A highlight in his career is making it to the James Beard semifinalist list,his future goals entails making it to the James Beard shortlist. Although the award is special, he cares more about his team and the growth of SpringHouse. He would love to be present and instrumental in the growth of both. Since the opening, eight years ago he mentions SpringHouse has become more refined, eight years from now he envisions more growth but still stay true to its roots.
There is always room to grow, even for 78 year old chef in his team James Black. An older team mate who started in Taco Bell and is now doing incredible things at SpringHouse. Chef McDaniel pushes the ideals of never being too old to learn and grow. James Black is the man behind the “exceptional southern vegetables” served at SpringHouse, he also makes some “amazing chicken dumplings” says Chef McDaniel. Overall he is an amazing prep and is very good at creating the southern dishes.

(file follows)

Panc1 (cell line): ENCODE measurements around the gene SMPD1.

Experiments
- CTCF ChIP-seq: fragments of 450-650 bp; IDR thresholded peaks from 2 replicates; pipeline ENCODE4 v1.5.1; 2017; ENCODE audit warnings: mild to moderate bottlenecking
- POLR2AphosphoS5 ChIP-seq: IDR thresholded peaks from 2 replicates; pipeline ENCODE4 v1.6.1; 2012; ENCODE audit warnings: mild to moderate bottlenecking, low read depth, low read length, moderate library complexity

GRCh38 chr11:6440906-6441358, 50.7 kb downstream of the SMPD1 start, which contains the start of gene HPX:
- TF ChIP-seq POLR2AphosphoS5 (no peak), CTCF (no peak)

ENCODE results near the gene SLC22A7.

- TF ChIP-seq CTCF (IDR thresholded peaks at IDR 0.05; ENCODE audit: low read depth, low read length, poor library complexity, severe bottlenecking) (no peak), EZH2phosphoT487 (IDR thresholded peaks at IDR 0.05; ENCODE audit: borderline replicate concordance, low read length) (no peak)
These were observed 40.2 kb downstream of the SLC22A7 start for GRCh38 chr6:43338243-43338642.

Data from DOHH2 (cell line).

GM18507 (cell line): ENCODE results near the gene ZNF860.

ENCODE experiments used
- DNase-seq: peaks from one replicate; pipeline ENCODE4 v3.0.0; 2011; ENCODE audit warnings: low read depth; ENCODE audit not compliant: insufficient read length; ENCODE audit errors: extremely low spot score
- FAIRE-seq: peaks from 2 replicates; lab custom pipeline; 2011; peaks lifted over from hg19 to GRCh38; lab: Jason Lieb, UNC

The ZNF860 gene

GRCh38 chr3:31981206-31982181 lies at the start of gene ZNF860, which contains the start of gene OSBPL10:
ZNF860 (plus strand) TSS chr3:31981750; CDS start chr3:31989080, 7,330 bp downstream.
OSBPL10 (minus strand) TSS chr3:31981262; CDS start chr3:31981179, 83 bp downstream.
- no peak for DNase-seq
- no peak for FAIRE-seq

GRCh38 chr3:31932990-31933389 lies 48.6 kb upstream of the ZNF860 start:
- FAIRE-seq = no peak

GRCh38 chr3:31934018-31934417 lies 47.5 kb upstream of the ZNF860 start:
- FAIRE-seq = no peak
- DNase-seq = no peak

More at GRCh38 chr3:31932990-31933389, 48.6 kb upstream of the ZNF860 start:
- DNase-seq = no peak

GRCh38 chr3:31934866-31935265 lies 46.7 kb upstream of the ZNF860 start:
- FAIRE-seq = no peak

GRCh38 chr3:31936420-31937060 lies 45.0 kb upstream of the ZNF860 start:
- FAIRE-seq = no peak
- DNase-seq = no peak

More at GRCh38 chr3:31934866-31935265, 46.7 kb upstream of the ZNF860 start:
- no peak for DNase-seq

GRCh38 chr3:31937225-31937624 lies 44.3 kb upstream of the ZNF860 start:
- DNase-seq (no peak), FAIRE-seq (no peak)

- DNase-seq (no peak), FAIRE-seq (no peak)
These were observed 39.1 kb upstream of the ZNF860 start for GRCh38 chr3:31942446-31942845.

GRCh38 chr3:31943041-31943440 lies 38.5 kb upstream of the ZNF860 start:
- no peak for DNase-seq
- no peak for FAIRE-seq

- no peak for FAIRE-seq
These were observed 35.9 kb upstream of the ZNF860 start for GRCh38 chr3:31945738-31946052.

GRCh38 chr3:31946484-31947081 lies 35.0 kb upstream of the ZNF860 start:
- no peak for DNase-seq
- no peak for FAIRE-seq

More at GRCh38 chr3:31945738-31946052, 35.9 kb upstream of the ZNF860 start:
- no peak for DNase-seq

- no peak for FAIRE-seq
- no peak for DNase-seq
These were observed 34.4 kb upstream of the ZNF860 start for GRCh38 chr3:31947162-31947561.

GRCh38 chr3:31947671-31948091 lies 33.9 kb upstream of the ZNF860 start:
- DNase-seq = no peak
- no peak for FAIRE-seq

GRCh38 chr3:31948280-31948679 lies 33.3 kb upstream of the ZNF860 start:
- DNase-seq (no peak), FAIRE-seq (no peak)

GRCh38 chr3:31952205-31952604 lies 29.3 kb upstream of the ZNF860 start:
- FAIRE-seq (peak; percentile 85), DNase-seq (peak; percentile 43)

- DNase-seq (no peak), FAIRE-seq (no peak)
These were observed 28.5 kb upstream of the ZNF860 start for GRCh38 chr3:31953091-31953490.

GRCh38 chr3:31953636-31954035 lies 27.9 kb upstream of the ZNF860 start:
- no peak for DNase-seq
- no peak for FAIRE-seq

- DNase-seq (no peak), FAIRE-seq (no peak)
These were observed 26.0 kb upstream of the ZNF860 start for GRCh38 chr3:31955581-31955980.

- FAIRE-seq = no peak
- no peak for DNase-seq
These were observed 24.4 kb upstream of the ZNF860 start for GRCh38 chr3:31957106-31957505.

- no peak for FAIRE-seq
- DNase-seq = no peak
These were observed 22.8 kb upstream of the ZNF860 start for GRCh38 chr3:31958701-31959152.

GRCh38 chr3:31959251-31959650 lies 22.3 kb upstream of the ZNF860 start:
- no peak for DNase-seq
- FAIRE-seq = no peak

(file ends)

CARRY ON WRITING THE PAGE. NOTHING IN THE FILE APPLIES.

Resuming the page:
With growth as his main priority he mentions his wife as his toughest critique. This is the same person he would not allow to fry anything. She is a bit “heavy handed with the oil” he says. People are very used to going heavy with the oil and butter but you do not need a lot of oil to make southern fried chicken and biscuits. But she does know her way around the grill, especially chicken and fish.
There is an undefinable beauty to SpringHouse says Chef McDaniel. It has a homey warm feeling when you walk inside the earth tone structure . Feeling as if it were a part of the nature surrounding it with scents of wood filling the room. It sits on top a hill facing the sunset overlooking Lake Martin giving it the picture perfect setting for weddings.
Chef McDaniel says ” I am living my dream working at SpringHouse” as it truly fits his lifestyle. He enjoys the balance of his work and personal life, with the similarity where both places are surrounded by nature. His next adventure in his favorite place; the outdoors will be elk hunting, it will be his first time.
To make reservations at SpringHouse or explore the beauty Crossroads has to offer visit http://springhouseatcrossroads.com/